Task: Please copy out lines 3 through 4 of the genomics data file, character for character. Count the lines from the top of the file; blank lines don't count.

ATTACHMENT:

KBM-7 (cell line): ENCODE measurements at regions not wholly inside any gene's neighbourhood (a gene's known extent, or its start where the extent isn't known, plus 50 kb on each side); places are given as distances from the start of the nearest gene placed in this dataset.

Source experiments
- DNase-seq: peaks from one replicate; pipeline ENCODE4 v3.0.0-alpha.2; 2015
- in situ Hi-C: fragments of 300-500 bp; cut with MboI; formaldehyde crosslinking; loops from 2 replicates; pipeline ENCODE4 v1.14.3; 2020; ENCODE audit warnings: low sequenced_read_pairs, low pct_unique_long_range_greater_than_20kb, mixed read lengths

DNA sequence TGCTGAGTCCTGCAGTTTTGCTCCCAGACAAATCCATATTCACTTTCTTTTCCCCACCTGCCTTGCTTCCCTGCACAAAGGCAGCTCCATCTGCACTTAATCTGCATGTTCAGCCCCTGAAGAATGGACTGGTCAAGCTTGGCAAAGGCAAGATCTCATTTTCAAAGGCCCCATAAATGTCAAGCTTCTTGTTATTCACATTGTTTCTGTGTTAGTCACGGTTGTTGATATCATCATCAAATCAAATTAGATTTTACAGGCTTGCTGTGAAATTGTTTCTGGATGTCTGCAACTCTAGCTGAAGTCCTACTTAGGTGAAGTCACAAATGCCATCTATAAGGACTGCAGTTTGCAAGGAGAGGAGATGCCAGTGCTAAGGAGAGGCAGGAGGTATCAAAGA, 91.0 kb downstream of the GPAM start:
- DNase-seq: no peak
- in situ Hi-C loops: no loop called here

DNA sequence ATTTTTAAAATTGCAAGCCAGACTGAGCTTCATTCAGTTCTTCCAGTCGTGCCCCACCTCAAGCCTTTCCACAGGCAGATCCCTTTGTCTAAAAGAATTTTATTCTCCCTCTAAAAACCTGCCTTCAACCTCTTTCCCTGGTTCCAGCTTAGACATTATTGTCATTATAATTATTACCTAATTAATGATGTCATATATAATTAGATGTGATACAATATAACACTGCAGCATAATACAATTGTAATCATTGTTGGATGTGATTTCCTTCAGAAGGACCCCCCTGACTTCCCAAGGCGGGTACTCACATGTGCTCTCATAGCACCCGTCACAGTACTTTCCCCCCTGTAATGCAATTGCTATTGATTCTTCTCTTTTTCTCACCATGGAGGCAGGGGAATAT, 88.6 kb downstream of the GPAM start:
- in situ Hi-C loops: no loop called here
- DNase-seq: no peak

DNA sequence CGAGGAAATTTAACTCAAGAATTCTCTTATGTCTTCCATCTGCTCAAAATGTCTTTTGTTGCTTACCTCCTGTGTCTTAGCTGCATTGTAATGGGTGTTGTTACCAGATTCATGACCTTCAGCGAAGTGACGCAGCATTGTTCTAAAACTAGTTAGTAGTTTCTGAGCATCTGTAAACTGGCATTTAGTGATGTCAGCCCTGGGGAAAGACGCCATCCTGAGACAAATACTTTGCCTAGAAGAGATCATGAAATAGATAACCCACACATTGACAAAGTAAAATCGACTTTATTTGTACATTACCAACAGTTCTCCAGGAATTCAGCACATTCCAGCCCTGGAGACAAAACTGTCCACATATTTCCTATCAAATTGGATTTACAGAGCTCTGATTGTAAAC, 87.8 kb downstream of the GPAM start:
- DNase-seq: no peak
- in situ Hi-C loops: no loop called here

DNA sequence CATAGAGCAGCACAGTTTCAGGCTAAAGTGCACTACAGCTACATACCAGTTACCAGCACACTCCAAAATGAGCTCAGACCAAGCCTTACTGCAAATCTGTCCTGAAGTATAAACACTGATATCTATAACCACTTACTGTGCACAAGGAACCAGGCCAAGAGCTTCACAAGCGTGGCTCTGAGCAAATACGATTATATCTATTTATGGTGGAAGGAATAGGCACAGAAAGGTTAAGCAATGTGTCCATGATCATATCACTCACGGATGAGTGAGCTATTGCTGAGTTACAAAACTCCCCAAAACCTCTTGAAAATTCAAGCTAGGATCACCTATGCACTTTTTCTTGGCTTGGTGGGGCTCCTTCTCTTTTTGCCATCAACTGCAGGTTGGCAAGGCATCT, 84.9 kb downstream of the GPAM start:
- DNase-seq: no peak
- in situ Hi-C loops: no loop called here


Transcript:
- DNase-seq: peaks from one replicate; pipeline ENCODE4 v3.0.0-alpha.2; 2015
- in situ Hi-C: fragments of 300-500 bp; cut with MboI; formaldehyde crosslinking; loops from 2 replicates; pipeline ENCODE4 v1.14.3; 2020; ENCODE audit warnings: low sequenced_read_pairs, low pct_unique_long_range_greater_than_20kb, mixed read lengths